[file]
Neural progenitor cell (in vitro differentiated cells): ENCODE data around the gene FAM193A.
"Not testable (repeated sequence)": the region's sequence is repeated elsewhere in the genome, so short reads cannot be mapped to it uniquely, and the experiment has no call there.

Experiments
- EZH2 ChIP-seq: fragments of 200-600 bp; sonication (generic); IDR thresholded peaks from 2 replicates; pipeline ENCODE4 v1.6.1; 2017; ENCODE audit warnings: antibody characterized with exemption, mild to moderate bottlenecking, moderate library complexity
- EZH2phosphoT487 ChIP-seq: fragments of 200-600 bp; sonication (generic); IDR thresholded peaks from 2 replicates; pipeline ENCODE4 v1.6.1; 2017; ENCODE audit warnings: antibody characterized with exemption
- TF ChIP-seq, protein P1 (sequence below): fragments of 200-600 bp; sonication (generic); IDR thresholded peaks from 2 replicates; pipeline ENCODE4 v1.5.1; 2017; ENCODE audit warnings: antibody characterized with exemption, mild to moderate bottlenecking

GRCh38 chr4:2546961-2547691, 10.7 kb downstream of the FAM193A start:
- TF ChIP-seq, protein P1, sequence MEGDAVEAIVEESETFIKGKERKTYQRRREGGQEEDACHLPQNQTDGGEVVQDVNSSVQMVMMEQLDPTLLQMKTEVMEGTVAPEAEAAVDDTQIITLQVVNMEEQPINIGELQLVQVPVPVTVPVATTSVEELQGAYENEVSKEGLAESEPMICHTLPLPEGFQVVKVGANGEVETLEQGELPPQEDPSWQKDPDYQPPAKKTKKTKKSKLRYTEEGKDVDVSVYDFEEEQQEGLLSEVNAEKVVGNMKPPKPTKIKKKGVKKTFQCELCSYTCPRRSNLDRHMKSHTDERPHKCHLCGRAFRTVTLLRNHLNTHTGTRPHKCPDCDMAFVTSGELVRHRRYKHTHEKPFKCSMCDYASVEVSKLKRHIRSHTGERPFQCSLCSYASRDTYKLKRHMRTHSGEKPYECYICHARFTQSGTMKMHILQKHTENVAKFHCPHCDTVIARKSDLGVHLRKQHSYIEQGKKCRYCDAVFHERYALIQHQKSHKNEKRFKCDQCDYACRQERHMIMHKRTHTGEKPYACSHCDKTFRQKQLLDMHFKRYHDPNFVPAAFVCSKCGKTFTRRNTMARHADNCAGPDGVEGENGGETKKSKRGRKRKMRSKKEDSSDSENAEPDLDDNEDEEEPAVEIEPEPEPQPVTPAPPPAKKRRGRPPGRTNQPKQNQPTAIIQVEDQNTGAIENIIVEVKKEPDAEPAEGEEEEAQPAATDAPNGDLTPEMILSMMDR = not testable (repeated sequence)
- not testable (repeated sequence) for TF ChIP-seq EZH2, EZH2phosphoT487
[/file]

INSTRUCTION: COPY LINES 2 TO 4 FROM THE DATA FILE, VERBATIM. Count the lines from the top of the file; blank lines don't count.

"Not testable (repeated sequence)": the region's sequence is repeated elsewhere in the genome, so short reads cannot be mapped to it uniquely, and the experiment has no call there.

Experiments
- EZH2 ChIP-seq: fragments of 200-600 bp; sonication (generic); IDR thresholded peaks from 2 replicates; pipeline ENCODE4 v1.6.1; 2017; ENCODE audit warnings: antibody characterized with exemption, mild to moderate bottlenecking, moderate library complexity